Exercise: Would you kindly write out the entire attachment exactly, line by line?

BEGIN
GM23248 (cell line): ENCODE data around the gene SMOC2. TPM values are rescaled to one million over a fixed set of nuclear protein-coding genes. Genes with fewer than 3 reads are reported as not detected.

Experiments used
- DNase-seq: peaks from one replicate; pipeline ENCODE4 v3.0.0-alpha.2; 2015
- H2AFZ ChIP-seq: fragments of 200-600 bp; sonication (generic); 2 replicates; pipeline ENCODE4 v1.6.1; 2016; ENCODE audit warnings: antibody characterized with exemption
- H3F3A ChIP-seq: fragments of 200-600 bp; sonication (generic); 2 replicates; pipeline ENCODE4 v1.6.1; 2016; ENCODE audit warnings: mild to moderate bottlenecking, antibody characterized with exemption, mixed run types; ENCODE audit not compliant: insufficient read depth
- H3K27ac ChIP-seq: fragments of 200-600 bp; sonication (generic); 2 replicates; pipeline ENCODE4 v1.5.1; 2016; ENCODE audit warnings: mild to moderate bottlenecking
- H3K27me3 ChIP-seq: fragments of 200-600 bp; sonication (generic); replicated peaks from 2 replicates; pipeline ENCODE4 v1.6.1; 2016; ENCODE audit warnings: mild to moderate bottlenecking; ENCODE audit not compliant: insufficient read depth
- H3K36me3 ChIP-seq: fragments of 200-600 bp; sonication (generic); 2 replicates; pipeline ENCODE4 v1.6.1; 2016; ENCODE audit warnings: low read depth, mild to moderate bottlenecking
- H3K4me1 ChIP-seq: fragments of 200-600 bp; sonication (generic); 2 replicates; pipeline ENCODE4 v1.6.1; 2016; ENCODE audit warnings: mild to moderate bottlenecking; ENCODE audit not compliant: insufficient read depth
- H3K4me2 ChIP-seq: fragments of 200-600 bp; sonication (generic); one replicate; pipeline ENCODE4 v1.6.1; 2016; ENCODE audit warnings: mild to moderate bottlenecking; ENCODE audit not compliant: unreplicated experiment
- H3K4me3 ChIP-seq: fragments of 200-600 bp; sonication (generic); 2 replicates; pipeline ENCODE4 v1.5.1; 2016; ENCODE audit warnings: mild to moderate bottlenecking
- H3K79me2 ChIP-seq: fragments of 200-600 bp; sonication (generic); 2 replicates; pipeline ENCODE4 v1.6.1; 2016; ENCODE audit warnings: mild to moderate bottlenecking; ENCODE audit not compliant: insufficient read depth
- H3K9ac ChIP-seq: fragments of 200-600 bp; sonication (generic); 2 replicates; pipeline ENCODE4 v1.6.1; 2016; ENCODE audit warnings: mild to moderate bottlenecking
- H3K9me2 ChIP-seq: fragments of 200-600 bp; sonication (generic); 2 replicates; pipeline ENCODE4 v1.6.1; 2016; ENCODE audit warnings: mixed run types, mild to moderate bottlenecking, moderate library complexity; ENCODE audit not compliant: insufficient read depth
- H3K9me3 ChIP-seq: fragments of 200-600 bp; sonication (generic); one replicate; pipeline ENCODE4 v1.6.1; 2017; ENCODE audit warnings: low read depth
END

GM23248 (cell line): ENCODE data around the gene SMOC2. TPM values are rescaled to one million over a fixed set of nuclear protein-coding genes. Genes with fewer than 3 reads are reported as not detected.

Experiments used
- DNase-seq: peaks from one replicate; pipeline ENCODE4 v3.0.0-alpha.2; 2015
- H2AFZ ChIP-seq: fragments of 200-600 bp; sonication (generic); 2 replicates; pipeline ENCODE4 v1.6.1; 2016; ENCODE audit warnings: antibody characterized with exemption
- H3F3A ChIP-seq: fragments of 200-600 bp; sonication (generic); 2 replicates; pipeline ENCODE4 v1.6.1; 2016; ENCODE audit warnings: mild to moderate bottlenecking, antibody characterized with exemption, mixed run types; ENCODE audit not compliant: insufficient read depth
- H3K27ac ChIP-seq: fragments of 200-600 bp; sonication (generic); 2 replicates; pipeline ENCODE4 v1.5.1; 2016; ENCODE audit warnings: mild to moderate bottlenecking
- H3K27me3 ChIP-seq: fragments of 200-600 bp; sonication (generic); replicated peaks from 2 replicates; pipeline ENCODE4 v1.6.1; 2016; ENCODE audit warnings: mild to moderate bottlenecking; ENCODE audit not compliant: insufficient read depth
- H3K36me3 ChIP-seq: fragments of 200-600 bp; sonication (generic); 2 replicates; pipeline ENCODE4 v1.6.1; 2016; ENCODE audit warnings: low read depth, mild to moderate bottlenecking
- H3K4me1 ChIP-seq: fragments of 200-600 bp; sonication (generic); 2 replicates; pipeline ENCODE4 v1.6.1; 2016; ENCODE audit warnings: mild to moderate bottlenecking; ENCODE audit not compliant: insufficient read depth
- H3K4me2 ChIP-seq: fragments of 200-600 bp; sonication (generic); one replicate; pipeline ENCODE4 v1.6.1; 2016; ENCODE audit warnings: mild to moderate bottlenecking; ENCODE audit not compliant: unreplicated experiment
- H3K4me3 ChIP-seq: fragments of 200-600 bp; sonication (generic); 2 replicates; pipeline ENCODE4 v1.5.1; 2016; ENCODE audit warnings: mild to moderate bottlenecking
- H3K79me2 ChIP-seq: fragments of 200-600 bp; sonication (generic); 2 replicates; pipeline ENCODE4 v1.6.1; 2016; ENCODE audit warnings: mild to moderate bottlenecking; ENCODE audit not compliant: insufficient read depth
- H3K9ac ChIP-seq: fragments of 200-600 bp; sonication (generic); 2 replicates; pipeline ENCODE4 v1.6.1; 2016; ENCODE audit warnings: mild to moderate bottlenecking
- H3K9me2 ChIP-seq: fragments of 200-600 bp; sonication (generic); 2 replicates; pipeline ENCODE4 v1.6.1; 2016; ENCODE audit warnings: mixed run types, mild to moderate bottlenecking, moderate library complexity; ENCODE audit not compliant: insufficient read depth
- H3K9me3 ChIP-seq: fragments of 200-600 bp; sonication (generic); one replicate; pipeline ENCODE4 v1.6.1; 2017; ENCODE audit warnings: low read depth